John Fetterman will use a captioning device during the debate

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PHILADELPHIA (CBS) — Democrat John Fetterman’s health following a stroke has become a campaign issue. On Tuesday night, Fetterman will use a captioning device during a debate with Republican Dr. Mehmet Oz to read the questions posed to him.

Doctors say it’s a common symptom after a stroke, having difficulty processing spoken words, but that doesn’t mean there’s a problem understanding what’s being said.

The closed-captioning technology that Fetterman will use during Tuesday’s debate was tested during a campaign stop over the weekend. The system turns spoken words into written ones so that Fetterman can read what is being said.

“It’s very common for patients to need aids such as closed captioning,” said Dr. Leah Croll of Temple Health.

Croll, a stroke neurologist at Temple University Hospital who does not treat Fetterman, says stroke patients may have persistent problems with auditory processing and interpreting spoken words.

Does it reflect on cognitive functioning?

“Having difficulty with auditory processing certainly does not imply any degree of cognitive impairment,” Croll said.

Fetterman, who suffered a stroke in May, reassured voters he was ready to serve. Her doctor did the same. issuance of a letter that the candidate “has no work restrictions and can work full-time in the public service”.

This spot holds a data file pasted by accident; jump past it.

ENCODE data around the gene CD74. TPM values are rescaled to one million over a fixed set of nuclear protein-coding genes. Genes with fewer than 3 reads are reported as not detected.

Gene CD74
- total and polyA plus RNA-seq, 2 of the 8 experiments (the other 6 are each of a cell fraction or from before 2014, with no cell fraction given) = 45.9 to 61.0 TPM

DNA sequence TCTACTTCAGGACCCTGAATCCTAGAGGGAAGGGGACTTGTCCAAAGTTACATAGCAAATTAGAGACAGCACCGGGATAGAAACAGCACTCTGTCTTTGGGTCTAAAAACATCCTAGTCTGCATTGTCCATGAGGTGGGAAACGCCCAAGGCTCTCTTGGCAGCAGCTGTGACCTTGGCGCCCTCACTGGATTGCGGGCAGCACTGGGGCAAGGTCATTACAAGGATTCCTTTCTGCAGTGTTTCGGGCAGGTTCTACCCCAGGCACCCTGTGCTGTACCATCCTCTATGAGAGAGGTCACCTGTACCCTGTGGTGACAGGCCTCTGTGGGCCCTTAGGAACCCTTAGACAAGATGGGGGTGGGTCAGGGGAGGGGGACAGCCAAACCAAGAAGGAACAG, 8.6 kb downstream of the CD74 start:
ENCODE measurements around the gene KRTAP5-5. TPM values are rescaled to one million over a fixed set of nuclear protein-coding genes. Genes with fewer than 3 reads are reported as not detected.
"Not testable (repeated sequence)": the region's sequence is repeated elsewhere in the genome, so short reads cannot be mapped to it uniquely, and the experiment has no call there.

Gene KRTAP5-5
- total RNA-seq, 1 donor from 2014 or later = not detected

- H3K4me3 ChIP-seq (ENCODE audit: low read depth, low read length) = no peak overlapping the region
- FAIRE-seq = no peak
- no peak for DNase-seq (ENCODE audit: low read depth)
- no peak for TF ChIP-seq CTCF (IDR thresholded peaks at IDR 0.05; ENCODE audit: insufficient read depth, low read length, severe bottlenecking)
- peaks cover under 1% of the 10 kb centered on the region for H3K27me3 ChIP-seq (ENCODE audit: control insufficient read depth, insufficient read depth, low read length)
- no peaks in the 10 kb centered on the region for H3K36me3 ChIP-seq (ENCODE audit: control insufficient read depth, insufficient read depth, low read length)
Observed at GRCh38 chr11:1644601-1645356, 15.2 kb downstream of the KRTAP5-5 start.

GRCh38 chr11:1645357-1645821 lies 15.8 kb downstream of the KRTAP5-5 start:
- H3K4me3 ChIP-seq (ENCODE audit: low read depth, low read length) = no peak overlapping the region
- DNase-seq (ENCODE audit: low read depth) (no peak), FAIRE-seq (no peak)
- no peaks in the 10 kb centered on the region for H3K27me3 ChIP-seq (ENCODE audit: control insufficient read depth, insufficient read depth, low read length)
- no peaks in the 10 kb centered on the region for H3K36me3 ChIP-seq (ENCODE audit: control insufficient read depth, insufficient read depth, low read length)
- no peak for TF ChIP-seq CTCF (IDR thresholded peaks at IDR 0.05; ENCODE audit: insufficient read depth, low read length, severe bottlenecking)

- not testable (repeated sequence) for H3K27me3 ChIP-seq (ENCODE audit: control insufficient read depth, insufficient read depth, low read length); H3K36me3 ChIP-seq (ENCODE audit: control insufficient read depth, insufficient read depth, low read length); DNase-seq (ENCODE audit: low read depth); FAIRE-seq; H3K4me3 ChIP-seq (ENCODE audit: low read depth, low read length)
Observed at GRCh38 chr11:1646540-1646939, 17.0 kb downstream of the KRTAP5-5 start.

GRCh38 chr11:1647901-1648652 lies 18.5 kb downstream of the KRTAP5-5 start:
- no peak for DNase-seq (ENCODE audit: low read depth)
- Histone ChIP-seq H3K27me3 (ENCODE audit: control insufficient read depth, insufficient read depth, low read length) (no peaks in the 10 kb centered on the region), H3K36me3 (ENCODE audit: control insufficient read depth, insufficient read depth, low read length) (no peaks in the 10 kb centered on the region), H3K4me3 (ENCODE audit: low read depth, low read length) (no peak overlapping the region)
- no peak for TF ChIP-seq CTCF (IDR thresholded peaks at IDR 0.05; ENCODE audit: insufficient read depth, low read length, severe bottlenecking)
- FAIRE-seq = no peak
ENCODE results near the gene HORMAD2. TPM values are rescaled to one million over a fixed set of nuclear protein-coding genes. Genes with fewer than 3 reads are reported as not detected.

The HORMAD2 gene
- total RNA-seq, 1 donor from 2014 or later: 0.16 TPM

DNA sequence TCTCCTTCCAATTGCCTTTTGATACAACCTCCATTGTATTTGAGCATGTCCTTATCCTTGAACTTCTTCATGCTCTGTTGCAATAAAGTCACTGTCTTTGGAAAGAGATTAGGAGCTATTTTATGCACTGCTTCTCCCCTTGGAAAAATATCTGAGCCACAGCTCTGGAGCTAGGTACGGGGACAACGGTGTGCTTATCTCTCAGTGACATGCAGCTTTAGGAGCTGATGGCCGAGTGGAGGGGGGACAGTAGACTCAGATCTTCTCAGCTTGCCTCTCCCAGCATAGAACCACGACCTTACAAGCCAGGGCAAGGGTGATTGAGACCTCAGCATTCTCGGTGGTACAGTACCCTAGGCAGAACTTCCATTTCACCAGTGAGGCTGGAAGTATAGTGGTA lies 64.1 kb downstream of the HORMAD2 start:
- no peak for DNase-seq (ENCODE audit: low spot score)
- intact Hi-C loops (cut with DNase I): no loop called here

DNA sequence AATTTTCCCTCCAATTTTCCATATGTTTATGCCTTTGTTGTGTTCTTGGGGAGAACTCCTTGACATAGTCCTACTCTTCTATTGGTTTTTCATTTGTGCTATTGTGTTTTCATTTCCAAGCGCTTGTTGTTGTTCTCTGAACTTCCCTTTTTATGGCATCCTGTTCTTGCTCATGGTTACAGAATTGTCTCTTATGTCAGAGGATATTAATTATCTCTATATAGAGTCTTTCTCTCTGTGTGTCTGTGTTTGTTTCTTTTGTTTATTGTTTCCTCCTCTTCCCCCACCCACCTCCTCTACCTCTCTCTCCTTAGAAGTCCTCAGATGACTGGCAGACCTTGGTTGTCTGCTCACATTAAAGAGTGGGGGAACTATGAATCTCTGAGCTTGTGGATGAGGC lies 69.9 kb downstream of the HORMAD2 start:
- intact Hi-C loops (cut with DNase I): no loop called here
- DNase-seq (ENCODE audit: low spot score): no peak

“As long as I have subtitles, I’m able to understand exactly what’s being asked,” Fetterman said.

Fetterman says he continues to recover from what he calls a near-fatal stroke that was treated with an implanted pacemaker and defibrillator. He has only just increased his campaign appearances.

“I survived,” he said, “and that means I’m going to fight for all of you because I’m back on the pitch.”

Doctors say most stroke-related symptoms resolve within months, but they can take years, so if elected, Fetterman could continue to need closed captioning in the Senate.

Croll says there are a variety of devices that stroke patients can access.

“The possibilities are endless for how someone chooses to cope with their symptoms,” Croll said.

Croll says stroke survivors can have mild to severe symptoms. Many functions without limitations. It all depends on prompt treatment.

Fetterman says his stroke was caused by an irregular heartbeat, which he says is now under control with medication.

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